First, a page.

Guns & Race: A Fatal Attraction

Guns & Race: A Fatal Attraction

Molly Stazzone, Staff Writer

If you watched or read the news recently you know that once again a white man in Florida shot and killed a black teenage boy/man. Michael Dunn allegedly got into a verbal argument with four teenagers who allegedly were in a car playing loud music. Dunn then took out his gun and shot several shots into the car killing Jordan Davis.

Dunn was arrested and convicted of attempted murder. He was found guilty of four charges, three charges of attempted second-degree murder. This could land him in jail for a decade or more.

However, this horrible act of violence is not the first of it’s kind. Violence with guns is not a foreign act. But if someone told me that Florida was a segregated state, I wouldn’t believe them.

Florida, the “Sunshine State,” is perceived as a diverse, warm, and vacation stop for tourists. However, Florida is still a divided state. 43 percent of Latinos & 38 percent of blacks attend schools where fewer than 10 percent of their white classmates. The sunshine state is now dealing with overcast weather.

Was segregation played out in the Zimmerman case? Just a couple of years ago George Zimmerman was accused of fatally shooting Trayvon Martin in Florida. He was proven not guilty. But my head-scratching question is why are so many people (usually white men…sorry) shooting other people (usually African-Americans or minorities?) Also why did the state of Florida pass their “Stand Your Ground Law” in the first place?

Let’s start where at of these acts of violence start, when Zimmerman and Dunn said, “I stood my ground.” The Florida Law went into effect Oct. 1, 2005, according to an article by “>
The law is a type of self-defense that gives individuals the right to use deadly force to defend themselves without any requirement to evade or to retreat from a dangerous situation. The article continues to say, “In 2006 and 2007 violence rates were just slightly up compared to 2005. In 2008 the violence rate began to decline…”

The law was meant to be used if a citizen feared for their life. I think main reason why the Zimmerman vs. Martin case and the recent Dunn vs. Davis case got so much attention was Martin and Davis didn’t have a chance to stand their ground. That is why people felt an injustice within these two cases, especially with Zimmerman vs. Martin.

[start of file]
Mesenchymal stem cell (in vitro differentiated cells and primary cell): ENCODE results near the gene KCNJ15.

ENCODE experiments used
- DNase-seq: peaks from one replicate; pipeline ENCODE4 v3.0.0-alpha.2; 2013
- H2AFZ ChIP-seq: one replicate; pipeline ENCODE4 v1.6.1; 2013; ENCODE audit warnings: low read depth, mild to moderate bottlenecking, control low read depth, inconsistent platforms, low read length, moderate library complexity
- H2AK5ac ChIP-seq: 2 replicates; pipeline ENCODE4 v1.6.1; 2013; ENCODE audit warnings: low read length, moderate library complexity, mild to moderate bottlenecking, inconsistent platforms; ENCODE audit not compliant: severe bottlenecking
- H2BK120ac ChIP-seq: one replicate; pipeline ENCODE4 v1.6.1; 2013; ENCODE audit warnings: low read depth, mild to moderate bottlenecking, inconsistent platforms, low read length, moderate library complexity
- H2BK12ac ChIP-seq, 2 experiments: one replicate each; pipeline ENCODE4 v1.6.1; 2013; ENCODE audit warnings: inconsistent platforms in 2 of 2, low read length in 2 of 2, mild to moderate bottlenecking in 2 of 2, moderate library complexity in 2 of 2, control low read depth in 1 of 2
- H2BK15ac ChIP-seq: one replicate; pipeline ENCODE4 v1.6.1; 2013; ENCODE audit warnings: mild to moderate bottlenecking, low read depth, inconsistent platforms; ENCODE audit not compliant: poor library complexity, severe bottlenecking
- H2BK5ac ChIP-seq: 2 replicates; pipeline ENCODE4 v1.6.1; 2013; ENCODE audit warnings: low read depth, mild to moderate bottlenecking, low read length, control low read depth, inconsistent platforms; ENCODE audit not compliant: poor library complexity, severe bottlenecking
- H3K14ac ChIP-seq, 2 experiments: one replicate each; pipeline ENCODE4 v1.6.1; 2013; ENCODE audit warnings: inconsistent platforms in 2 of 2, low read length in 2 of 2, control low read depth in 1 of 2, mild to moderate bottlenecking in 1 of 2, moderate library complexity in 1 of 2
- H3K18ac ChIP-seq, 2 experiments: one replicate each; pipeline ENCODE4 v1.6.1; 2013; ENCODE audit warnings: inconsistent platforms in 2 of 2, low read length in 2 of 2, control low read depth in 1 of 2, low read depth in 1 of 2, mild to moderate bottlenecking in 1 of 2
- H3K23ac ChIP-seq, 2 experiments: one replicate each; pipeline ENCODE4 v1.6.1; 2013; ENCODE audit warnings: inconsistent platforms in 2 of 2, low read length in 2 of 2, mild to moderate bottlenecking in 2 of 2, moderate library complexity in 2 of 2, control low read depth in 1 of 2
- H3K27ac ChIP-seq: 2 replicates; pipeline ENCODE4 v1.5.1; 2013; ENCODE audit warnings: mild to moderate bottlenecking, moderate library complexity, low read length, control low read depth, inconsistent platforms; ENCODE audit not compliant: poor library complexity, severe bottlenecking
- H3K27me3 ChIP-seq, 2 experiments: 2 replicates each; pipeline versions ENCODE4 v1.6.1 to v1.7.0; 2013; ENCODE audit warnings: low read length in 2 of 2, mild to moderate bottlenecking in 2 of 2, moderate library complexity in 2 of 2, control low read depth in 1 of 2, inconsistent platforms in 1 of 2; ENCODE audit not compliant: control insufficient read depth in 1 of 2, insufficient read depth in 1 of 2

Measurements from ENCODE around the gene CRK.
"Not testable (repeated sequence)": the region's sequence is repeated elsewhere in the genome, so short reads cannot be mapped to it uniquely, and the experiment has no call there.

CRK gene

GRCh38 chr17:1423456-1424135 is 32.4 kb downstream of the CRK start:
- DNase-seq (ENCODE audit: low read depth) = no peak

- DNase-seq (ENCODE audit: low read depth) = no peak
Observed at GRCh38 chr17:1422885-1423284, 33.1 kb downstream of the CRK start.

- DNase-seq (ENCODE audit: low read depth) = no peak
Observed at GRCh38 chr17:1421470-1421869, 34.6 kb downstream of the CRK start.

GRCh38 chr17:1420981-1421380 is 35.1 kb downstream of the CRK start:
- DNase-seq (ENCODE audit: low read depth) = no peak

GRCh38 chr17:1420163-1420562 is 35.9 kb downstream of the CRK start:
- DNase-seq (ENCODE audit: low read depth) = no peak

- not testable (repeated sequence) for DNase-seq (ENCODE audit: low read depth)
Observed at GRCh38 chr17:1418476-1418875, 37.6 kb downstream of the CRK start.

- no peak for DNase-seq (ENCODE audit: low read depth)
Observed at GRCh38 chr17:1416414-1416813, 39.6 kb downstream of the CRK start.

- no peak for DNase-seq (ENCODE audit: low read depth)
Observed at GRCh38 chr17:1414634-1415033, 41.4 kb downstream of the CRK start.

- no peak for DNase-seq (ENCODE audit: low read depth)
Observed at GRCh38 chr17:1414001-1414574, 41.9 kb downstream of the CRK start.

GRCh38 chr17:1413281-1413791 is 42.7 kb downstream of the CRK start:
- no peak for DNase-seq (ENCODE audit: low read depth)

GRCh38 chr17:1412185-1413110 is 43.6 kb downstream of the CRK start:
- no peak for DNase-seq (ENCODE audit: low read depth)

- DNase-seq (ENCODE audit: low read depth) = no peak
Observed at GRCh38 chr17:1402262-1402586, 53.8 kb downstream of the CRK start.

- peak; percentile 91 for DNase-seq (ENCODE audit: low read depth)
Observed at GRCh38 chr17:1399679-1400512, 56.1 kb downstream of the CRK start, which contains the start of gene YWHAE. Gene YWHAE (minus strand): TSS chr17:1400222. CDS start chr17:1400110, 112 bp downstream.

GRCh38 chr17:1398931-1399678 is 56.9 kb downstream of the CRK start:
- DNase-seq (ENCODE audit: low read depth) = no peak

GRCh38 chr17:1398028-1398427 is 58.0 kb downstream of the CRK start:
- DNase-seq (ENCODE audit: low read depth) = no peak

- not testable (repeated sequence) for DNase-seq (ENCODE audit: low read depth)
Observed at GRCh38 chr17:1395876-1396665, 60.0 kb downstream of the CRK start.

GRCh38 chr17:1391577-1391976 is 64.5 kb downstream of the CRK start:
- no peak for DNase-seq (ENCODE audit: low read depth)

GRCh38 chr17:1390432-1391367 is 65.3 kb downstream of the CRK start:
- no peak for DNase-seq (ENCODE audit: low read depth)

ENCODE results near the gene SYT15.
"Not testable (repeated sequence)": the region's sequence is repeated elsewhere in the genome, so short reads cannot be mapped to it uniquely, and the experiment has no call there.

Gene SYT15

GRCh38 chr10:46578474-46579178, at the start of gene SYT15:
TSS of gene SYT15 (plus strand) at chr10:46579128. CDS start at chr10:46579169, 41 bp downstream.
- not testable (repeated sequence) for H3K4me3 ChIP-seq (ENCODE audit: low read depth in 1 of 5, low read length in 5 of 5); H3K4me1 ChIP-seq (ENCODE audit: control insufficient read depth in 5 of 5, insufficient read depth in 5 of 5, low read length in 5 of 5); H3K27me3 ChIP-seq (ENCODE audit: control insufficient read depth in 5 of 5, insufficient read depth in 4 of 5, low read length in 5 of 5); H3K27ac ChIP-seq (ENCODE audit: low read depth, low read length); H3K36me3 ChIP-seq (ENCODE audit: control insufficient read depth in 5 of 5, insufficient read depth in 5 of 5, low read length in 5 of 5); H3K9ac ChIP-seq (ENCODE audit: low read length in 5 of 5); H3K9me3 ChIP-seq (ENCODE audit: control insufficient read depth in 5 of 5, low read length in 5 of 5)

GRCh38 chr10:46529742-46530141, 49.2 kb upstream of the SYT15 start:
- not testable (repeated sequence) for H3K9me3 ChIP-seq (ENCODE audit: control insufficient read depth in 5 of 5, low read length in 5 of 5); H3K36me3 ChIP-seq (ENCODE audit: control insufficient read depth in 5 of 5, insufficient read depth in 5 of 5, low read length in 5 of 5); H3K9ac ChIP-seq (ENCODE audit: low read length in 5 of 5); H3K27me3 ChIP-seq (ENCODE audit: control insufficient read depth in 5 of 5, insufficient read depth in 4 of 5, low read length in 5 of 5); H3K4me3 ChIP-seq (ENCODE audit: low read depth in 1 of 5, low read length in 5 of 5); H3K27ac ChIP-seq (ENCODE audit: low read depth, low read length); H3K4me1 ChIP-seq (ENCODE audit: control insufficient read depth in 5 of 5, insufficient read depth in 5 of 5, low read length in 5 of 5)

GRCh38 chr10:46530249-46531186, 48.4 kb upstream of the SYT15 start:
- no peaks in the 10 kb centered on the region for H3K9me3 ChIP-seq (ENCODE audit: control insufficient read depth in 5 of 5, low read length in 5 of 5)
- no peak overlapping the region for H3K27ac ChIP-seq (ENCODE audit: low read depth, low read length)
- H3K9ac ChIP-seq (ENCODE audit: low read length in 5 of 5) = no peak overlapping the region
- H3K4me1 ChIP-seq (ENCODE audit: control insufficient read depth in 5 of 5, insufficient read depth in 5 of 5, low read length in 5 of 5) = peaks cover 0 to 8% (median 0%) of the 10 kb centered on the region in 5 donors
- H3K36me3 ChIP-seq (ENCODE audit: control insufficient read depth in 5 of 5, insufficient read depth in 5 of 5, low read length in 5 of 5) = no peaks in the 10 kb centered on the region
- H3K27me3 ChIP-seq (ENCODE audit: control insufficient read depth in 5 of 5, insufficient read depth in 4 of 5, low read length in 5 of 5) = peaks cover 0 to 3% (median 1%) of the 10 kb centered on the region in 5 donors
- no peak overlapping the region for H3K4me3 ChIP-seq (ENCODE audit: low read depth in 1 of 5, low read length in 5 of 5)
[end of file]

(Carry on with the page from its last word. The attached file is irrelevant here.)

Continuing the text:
So why didn’t Martin and or Davis fight back or stand their own ground? Because they didn’t have time to do so.

In the Zimmerman case he was the neighbor watchman in the Florida area where the shooting happened. He watched and followed Martin, who was 17-years-old at the time and he was unarmed. The two men got into an argument and then into a physical argument where at this time Zimmerman shoots Martin in the chest. This story made me sick, because A. the police at the scene did a criminal background check on Martin not Zimmerman, and B. Zimmerman was not arrested on the stop. Nope he was arrested 44 days later. Shake my head, such an injustice for Martin’s parents and friends.

A different scene but similar outcome for the Dunn vs. Davis case. Dunn went from yelling “I hate thug music,” at Davis and three other teens in the car, to shooting multiple gun shots through the car. Did I mention no gun nor weapon was found in the car. How is this stand your ground when clearly Dunn was not afraid or threatened for his life.

If Martin and Davis lived in Florida also, should they have stood their ground also, they are Florida citizens, right?

In a 2011 gun owner report by Statistic Brain, the percentage of owning a gun was 36 percent. In 1973 the gun ownership was 47 percent. In 2010 the sex & gender that owned guns were males (43 percent) and they were white (44 percent.) Their ages ranged from 50-64 (45 percent.)

Is racism still alive and well in this country? I think so.

In a Pew Research report they found that 7 out of 10 black respondents and about a third of white respondents (37 percent) say blacks are treated less fairly in their dealings with the police. Similarly, about two-thrids of black respondents (68 percent) and a quarter of White respondents (27 percent) say when it comes to court, blacks are not being treated the same or fairly as whites.

Pew’s report also found that large majorities of blacks (73 percent) and 81 percent of whites say the races do get along pretty well or very well.

However, 35 percent of blacks have said they had been discriminated against because of their race in the past year.

Is racism a never-ending issue or as Martin Luther King Jr. put it, will there be a day where all races will join hands in peace and finally be free at last.

I hope so.